National study gauges arts spending in Juneau

City ranks second in Alaska in spending

Posted: Thursday, July 25, 2002

Out of five Alaska cities included in a national economic study, Juneau ranked second behind Homer as having the highest total nonprofit arts industry spending per capita.

Information for Juneau was collected and submitted by the Juneau Arts and Humanities Council.

"The Alaska State Council of the Arts asked us to participate," said Sybil Davis, JAHC executive director. "Juneau Lyric Opera, Juneau Symphony, Perseverance Theatre and Juneau Arts and Humanities Council participated. This speaks highly of our community."

Americans for the Arts based its survey of the nonprofit arts industry in the United States on information from 3,000 local arts organizations and 40,000 attendees at art events in 91 cities in 33 states and the District of Columbia.

Communities surveyed ranged in population, geography and type - rural to large urban - and local arts agencies served as local research partners, collecting expenditure data.

Juneau was grouped with 14 other national communities with populations of less than 500,000. Homer, Anchorage, Fairbanks and Ketchikan were included in the group.

The study found the national nonprofit arts industry generates $134 billion in economic activity every year, resulting in $24.4 billion in federal, state and local tax revenues.

"When communities invest in the arts, there is a tendency to think that they are opting for cultural benefits at the expense of economic benefits," said Robert Lynch, president and CEO of Americans for the Arts. "This study demonstrates that the arts are an industry that generates extraordinary economic activity, jobs and tax revenues."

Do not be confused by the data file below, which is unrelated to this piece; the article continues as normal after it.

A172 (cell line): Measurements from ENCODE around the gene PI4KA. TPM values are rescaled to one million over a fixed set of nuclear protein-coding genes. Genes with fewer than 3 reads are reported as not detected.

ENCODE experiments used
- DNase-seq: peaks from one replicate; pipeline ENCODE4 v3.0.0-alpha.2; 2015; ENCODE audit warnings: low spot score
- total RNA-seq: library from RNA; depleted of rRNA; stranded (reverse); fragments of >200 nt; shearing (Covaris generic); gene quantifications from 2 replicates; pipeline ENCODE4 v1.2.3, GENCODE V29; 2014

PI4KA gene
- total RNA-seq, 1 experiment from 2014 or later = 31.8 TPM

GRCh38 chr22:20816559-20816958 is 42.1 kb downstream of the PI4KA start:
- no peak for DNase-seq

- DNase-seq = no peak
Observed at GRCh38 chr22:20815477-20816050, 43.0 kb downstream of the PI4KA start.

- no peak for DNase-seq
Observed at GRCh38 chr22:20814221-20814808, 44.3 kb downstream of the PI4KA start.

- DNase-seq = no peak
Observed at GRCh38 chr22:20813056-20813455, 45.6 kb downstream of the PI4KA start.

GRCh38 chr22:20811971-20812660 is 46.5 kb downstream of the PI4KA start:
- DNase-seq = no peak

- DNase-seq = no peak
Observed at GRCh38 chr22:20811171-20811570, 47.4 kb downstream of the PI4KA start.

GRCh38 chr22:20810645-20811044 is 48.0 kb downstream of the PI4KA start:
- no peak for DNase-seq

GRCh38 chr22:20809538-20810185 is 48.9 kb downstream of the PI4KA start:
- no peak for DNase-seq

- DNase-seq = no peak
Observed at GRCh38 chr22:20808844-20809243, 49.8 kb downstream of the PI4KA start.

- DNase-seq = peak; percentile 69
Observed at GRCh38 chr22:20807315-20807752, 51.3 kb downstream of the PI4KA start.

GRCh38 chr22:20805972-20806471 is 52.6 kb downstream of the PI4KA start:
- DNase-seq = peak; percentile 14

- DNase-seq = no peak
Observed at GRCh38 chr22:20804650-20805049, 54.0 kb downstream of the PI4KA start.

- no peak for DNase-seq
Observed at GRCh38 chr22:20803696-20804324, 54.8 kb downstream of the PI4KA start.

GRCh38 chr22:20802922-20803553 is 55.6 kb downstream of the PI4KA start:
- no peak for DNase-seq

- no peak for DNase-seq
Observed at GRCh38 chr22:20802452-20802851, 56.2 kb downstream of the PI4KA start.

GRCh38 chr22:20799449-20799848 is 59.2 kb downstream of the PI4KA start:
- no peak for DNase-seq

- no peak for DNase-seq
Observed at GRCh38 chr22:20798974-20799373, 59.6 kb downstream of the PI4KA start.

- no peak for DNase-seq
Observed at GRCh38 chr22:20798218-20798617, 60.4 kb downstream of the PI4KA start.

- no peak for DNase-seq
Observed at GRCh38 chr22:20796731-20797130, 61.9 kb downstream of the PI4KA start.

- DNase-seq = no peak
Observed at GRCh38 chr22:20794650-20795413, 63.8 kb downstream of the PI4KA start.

Nonprofit arts organizations spent a total of $53.2 billion in 2000, an increase from $36.8 billion since the last study in 1992. The study shows Homer arts organizations spent almost $279 per capita, while Juneau organizations spent about $199.

The study said the $134 billion in national economic activity has a significant impact, creating 4.85 million full-time jobs and generating $89.4 billion in household income, $6.6 billion in local government tax revenues, $7.3 billion in state government tax revenues and $10.5 billion in federal income tax revenues.

Nationally, arts audiences spent $80.8 billion in event-related spending, an average of $22.87 per person for hotels, restaurants, parking, souvenirs and refreshments, with nonlocal attendees spending nearly twice as much as local attendees.

Juneau came last in the group of Alaska communities for money spent by arts audiences, with an average of about $32 spent per person, per event. An arts spectator in Homer spent an average of about $397 per person, Ketchikan audiences spent more than $94 each and Anchorage spent an average of about $74 per person, per event.

Davis said though some people visit Juneau and spend money here while attending arts events, most audience members live in town and therefore spend little for hotels, restaurants, parking and souvenirs.

"Some questions weren't suitable for Juneau, such as how much was spent to go to an event," Davis said. "Most here took the bus or drove their own car; they didn't eat out and went home afterward."

Juneau came in second after Anchorage in local government revenue generated by the arts industry with $286,000 to Anchorage's $1,039,000, and came second to Anchorage in state government revenue, generating $422,000 to Anchorage's $1,608,000.

Because of its population, Anchorage came out on top in the study for spending in all categories, but Homer spends and generates more per capita in the nonprofit arts industry. Per capita, Homer's arts organizations spent a total of almost $676, while Anchorage spent a about $114. Homer's arts industry generated about $45 in state revenue per capita, and Anchorage generated a little more than $6.

"Homer is a very artsy town," Davis said.

The study was funded by the American Express Co., the National Endowment for the Arts and community-based arts partners. The full text of the study can be found at

"This study just reaffirms how important arts and culture are to this city," Davis said.

Emily Wescott can be reached at

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